Hunt Free or Hunt Fee’s?

The first group hunt I attended which came with an expensive price tag was DIV, and that was quite a few years ago now. At the time I had thought the fee of $250 was over the top, but it was DIV. I wasn’t sure when I’d get the chance to go again, so I made the sacrifice, and dished out the cash. The $250, however, was just the hunt fee. There was also the cost of gas, hotel room, meals, and extra money for whatever else might come up. In the end, it came out to about $1200.

Since then, I’ve noticed a trend, and that trend is that the cost for some of these hunts has reached the price tag of ridiculous! Some of the club hunts that used to be free, or a max of $10, have easily gone up to $20 or $30, and sometimes even more than that. A one or two day organized non-club hunt can cost from $50 to $150 nowadays. It’s gotten so expensive, so quickly, that if someone offered me the opportunity to hunt a farm field all day for $50, I would probably consider it a bargain.

I’m perplexed by this trend, and wonder if I’m the only one who has noticed this? What’s driving this? Is it poor negotiation, greed, site availability, or just the lack of time to seek out a reasonable venue? I know sites have gotten scarcer since the hobby has become more popular and some of the reality shows have portrayed us in a poor light. Even so, I suspect some of the organizers just throw dollar signs at property owners to secure a spot. They know everyone will want to go, and figure they’ll just pay whatever, but well, that’s just my suspicion.

I also suspect that some of the organizers feel they are entitled to make a profit for their time and work they put into it, fair enough, but I never profited from the boards I’ve served on, my website, or the years of work and dedication I put into fighting for the rights of detectorists to enjoy our lawful hobby. It’s always been my passion for the hobby, not dollar signs that drove me, but it seems folks have very different agendas nowadays.  I just don’t get it.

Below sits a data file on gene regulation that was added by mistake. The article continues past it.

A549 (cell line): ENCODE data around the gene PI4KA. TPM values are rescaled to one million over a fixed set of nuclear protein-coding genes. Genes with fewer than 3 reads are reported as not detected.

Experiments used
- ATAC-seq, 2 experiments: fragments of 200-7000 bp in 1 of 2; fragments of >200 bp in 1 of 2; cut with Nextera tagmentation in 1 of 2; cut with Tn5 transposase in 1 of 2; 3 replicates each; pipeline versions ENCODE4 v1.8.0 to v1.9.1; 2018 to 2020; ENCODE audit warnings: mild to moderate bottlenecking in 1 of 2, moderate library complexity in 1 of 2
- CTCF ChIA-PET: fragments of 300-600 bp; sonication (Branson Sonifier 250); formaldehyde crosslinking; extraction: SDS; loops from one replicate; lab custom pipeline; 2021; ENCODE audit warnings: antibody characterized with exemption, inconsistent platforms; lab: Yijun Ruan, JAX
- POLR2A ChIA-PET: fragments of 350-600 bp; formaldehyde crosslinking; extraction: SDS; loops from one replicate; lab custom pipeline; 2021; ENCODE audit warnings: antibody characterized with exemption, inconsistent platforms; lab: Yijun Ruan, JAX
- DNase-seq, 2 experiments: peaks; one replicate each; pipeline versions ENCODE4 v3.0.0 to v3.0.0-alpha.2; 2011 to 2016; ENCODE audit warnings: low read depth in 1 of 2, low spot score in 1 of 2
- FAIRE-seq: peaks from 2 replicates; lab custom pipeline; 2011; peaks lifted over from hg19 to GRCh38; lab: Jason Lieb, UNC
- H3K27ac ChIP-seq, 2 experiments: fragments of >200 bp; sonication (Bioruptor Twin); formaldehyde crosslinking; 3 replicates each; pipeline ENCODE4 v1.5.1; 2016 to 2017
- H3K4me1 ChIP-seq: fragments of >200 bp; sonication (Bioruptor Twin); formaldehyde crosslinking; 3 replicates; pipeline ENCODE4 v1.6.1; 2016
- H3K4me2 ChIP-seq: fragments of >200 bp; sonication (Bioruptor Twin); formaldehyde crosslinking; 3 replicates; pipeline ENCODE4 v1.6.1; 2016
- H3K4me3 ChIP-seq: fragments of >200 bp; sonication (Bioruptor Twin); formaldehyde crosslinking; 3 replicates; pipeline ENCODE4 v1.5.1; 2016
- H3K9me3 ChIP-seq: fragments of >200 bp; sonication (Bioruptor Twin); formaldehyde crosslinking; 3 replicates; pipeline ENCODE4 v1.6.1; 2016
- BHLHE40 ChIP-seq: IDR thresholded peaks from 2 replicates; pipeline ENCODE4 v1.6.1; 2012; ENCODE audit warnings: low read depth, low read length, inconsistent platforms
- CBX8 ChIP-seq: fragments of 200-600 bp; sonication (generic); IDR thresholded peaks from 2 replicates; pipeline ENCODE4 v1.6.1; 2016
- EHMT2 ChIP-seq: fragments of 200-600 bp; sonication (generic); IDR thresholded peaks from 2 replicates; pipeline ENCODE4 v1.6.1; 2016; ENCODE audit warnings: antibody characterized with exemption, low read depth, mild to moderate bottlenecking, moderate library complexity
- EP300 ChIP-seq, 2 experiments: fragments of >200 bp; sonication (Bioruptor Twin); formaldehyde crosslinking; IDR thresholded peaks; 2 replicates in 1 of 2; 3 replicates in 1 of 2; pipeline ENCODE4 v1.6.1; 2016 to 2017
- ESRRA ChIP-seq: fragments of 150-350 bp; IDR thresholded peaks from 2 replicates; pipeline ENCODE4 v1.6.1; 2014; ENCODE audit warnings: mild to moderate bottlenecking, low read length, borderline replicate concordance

I’ve even paid some hefty fees to hunt properties advertised to have “Never been hunted before”, only to find out afterwards that the property owners or organizers were dishonest, and the places have been pounded. I can digest it if it was the property owners who weren’t up front, but if the organizers and my fellow detectorist’s weren’t honest, well, that’s just plain old taking advantage, and shame on them.

A certain yearly hunt I attend used to be $50, and that was for the entire weekend. The next year it went up again, then the next year again, and this past year it was close to $130. Now, I don’t mind paying $50, or even $100, because the money is going to charity, but are these hunt organizers taking into consideration the travel costs, hotel fees, meals, etc… that folks have to pay in addition to the hunt fees? Even if the money is going to charity, it’s still way more than the average person can afford. And what about the folks that can only attend one day, but are forced to pay the entire hunt fee for two days? I’ve crossed a few hunts off my list because I didn’t think that was fair.

I’m also a woman, in a male dominated hobby. I don’t always have the luxury of finding someone to bunk with and split the cost of a room like the men do. I usually pay full price, and at the last Hunt I attended I had to pay an additional 25% single occupancy fee.

I’m not cheap, but these things sometimes annoy me. Sure, I could bring my significant other with me, but why ruin it 😁 I go to these hunts when possible, dishing out $2 to 3k a year for fees, food and lodging. After all, I don’t want to miss out on the Fab-u-Dig of the year. And whether I find anything decent or not to justify the price, I still go. Maybe that’s the problem.

I go for the fun, the camaraderie, and the metal detecting of course, and I will probably still go because detecting is awesome, and its my lifestyle. I plan and put the money aside for such things, but I know a lot of people who can barely afford a $20 hunt, never mind putting money aside for a weekend Hunt-o-Rama.

Metal detecting is not a cheap hobby, the gear itself can set you back financially, but once you get that gear, should you have to continue to go broke to participate?